Collection by Diana Budds

The Most Popular Homes in Dwell: 61-80

Like
Comment
Share

In the penultimate chapter of our series on the 100 most popular projects ever published in Dwell, a selection of homes including a few mid-century favorites, a tree house in Canada, and more. View 1-20 here, 21-40 here, 41-60 here.

A basic box that’s as tall as it is wide (28 feet) and 16 feet long, this Portland, Oregon house consists of rooms...
The Mandayam–Vohra family gathers under one of Workstead’s signature three-arm chandeliers, shown here in its...
A kitchen that opens onto the garden is the complete antithesis of Jakarta’s often dim and dingy suburban interiors.
Atop a warehouse/office building overlooking Seattle’s Salmon Bay waterway, Tom Bayley’s home watches over a 250-slip...
Juliet Gray, Mathias Kolehmainen, and their sons Cooper and Cyrus have a new favorite hangout: the wide back steps on...
Allison Orr stands in the kitchen; the new half of the house is behind her.
Chelsea and Arthur Jackson renovated their fourth-floor condominium to include a custom Bulthaup kitchen.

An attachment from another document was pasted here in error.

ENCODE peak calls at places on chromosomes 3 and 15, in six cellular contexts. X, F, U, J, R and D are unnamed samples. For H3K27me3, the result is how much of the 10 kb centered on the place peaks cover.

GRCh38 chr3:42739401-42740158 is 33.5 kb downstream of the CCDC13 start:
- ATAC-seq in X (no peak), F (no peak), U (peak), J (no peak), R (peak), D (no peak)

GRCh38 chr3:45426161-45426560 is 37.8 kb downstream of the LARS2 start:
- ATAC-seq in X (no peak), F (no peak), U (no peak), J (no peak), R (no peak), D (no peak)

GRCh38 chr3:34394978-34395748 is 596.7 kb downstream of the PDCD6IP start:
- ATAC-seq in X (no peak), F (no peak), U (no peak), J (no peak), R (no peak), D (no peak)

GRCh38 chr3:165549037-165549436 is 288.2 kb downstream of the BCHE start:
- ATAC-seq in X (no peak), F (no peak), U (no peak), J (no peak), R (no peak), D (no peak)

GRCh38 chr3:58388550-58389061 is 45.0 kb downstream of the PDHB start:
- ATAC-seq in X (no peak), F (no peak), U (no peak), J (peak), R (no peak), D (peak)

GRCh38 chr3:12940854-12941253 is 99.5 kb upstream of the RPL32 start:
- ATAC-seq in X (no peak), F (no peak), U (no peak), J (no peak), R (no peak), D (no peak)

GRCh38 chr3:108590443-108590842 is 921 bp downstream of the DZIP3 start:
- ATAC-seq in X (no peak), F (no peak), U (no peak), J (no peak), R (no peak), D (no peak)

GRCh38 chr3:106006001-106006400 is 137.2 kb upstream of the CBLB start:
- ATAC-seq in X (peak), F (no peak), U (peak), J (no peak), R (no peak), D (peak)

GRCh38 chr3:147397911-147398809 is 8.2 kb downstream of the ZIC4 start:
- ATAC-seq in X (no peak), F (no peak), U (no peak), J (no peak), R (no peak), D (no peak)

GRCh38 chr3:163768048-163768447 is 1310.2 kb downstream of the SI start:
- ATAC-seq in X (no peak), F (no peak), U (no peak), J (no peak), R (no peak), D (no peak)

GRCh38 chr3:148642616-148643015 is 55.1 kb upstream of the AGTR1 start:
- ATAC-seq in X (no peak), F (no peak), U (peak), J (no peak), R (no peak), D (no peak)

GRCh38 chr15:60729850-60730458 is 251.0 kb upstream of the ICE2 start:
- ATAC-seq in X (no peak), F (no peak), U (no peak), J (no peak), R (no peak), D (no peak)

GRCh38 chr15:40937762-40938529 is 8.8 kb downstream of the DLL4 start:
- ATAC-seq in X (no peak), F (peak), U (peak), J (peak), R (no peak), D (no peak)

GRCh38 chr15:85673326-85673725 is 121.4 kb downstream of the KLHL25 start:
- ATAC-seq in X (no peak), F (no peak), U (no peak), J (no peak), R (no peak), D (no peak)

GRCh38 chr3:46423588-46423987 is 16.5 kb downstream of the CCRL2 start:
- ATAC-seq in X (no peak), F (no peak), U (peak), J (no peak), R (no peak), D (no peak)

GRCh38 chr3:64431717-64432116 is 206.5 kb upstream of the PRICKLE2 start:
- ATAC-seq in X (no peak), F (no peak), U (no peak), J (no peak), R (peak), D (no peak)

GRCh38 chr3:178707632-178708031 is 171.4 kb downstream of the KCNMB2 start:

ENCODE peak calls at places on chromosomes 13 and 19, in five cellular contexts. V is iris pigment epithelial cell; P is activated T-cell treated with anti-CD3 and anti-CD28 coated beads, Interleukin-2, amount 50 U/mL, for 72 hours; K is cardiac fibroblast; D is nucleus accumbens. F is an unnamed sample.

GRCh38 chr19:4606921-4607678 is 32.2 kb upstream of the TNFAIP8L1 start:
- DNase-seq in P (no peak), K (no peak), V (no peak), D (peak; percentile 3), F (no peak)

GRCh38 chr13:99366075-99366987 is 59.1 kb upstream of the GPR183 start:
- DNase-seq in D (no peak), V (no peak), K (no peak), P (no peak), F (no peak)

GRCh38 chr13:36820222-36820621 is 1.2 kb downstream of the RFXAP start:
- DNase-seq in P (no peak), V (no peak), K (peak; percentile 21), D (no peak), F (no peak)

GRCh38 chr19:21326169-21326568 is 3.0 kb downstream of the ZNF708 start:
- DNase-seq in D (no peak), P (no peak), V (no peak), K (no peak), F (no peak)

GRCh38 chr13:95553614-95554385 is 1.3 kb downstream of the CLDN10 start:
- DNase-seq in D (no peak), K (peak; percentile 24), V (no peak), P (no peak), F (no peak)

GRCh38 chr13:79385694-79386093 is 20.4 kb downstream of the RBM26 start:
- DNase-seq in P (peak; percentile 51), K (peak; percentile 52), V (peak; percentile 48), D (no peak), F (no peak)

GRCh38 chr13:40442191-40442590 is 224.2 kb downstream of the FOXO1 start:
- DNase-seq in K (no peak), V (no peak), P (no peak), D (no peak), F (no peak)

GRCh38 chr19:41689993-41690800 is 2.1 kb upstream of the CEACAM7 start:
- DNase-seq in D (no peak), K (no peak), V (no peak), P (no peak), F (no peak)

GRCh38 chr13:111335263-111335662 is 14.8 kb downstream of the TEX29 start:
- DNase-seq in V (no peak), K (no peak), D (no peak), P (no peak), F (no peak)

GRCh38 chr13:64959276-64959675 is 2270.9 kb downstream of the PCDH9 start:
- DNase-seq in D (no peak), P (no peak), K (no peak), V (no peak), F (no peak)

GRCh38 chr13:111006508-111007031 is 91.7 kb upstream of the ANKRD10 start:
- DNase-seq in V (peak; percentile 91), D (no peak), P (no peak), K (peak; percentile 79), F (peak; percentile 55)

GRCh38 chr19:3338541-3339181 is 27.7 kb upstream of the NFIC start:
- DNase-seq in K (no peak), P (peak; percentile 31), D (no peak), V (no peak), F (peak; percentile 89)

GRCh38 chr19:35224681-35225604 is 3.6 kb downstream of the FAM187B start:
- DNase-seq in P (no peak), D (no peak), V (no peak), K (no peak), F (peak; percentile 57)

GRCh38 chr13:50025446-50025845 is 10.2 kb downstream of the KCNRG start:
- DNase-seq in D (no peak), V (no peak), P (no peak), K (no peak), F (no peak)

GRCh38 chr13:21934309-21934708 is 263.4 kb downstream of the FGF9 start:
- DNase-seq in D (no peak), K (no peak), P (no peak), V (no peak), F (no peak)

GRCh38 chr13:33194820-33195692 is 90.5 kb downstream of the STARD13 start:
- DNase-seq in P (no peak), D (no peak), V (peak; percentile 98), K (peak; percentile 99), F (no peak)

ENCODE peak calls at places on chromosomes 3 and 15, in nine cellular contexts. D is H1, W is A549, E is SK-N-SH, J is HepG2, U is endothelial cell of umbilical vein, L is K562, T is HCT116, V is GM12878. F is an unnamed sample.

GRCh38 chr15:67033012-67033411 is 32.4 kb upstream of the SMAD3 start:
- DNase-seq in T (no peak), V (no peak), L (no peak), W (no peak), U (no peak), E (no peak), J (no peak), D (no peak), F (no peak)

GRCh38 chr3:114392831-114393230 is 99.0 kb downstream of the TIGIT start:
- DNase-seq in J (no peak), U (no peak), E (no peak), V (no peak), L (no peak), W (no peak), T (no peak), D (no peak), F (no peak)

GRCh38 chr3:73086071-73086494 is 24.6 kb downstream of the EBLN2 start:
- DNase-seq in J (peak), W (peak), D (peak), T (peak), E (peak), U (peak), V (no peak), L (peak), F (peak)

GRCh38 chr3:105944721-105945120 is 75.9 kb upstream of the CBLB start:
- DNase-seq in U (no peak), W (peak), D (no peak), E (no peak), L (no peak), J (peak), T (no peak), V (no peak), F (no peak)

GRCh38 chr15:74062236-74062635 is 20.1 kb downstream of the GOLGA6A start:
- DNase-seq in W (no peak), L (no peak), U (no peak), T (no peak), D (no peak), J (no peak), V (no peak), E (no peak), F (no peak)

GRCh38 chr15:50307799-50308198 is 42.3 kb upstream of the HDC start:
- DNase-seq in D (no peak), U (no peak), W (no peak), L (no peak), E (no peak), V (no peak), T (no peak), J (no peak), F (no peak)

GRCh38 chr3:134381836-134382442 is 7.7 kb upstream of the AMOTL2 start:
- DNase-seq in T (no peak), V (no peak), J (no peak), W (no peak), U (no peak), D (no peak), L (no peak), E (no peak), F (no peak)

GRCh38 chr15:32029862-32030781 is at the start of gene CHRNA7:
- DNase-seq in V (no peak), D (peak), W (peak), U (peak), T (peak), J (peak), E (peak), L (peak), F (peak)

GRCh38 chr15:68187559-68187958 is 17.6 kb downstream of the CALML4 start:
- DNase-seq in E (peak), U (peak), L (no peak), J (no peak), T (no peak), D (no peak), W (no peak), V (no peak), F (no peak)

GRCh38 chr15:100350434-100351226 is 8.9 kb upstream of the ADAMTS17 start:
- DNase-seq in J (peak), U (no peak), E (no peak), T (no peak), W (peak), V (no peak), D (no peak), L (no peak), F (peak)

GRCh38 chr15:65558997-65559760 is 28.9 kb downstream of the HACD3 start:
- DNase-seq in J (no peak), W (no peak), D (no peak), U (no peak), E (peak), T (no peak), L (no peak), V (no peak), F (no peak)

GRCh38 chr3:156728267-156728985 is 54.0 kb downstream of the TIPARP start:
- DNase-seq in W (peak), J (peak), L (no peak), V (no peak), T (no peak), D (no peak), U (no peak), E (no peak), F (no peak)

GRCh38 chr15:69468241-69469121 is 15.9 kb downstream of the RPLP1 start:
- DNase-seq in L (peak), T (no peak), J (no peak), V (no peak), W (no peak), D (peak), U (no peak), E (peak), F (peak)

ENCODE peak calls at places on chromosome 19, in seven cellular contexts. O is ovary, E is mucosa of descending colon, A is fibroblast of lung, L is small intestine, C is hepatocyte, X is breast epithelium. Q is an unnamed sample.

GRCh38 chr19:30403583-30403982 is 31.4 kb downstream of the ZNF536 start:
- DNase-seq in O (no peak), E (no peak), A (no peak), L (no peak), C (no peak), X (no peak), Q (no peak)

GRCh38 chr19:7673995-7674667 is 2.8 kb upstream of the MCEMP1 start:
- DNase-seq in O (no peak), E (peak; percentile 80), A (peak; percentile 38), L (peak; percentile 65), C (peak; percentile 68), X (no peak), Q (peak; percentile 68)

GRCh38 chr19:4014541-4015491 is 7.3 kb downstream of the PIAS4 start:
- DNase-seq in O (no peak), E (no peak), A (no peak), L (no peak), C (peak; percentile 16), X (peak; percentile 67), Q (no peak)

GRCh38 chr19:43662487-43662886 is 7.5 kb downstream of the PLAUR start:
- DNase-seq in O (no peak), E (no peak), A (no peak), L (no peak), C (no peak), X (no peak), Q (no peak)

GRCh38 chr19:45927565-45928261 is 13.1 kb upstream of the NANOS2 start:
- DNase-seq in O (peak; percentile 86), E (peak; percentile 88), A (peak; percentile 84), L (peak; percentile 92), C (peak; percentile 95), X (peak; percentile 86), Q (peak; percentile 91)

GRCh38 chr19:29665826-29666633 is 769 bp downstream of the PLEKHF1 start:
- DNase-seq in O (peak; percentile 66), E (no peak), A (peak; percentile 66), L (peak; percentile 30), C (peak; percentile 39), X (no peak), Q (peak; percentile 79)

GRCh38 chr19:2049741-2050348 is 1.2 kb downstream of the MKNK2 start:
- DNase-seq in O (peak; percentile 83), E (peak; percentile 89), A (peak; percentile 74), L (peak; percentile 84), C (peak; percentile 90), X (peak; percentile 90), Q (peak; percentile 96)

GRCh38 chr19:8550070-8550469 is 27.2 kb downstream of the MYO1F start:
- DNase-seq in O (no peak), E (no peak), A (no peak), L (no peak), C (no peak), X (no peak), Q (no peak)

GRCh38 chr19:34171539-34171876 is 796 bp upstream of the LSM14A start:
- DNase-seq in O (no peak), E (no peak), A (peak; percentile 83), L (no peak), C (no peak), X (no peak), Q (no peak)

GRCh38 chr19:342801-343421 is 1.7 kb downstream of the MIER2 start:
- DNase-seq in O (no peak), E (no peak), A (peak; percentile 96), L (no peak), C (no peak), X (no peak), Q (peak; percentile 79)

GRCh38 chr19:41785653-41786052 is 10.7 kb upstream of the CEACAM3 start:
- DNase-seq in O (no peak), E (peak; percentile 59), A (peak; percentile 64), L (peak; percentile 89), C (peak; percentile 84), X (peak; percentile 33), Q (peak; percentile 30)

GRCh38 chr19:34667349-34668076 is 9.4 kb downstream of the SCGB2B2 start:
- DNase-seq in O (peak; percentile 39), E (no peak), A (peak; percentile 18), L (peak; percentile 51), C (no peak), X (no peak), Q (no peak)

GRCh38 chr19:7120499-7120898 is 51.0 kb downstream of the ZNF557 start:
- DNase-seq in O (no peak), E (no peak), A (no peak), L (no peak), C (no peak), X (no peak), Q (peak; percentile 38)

The open-plan living-kitchen-dining area is a repository of design icons, both classic and contemporary.
An LC4 lounge by Le Corbusier for Cassina keeps company with a trio of large planters and a surfboard in the space...
“It was a natural choice,” says Adrian of using reclaimed and rescued wood.
The long, rectangular bottom floor is one uninterrupted space.
The 925-square-foot house Maggie Treanor calls home blends into the landscape somewhat; with a galvanized steel shed...
Schatz and Eamon carefully tend to the greens planted on the ground that they took to with shovels when digging the...
The large, naturally lit kitchen is the heart of the house.
“People scold us if we don’t raise the kite,” says Holm (sitting with Kiehl,).
Ray Kappe relaxes in the central living space, which offers views onto other shared family zones.
The Fung/Blatt family enjoys the backyard of their Mount Washington home.
Twin houses face off in La Jolla across wide-open walls and decking.
Eighteen-foot-long ribs run from top to bottom to form the treehouse's struts.
A wide cut across the top of the structure made room for a second-floor courtyard where the family can catch some sun...
Everybody loves feedback. Be the first to add a comment.
The author will be notified whenever new comments are added.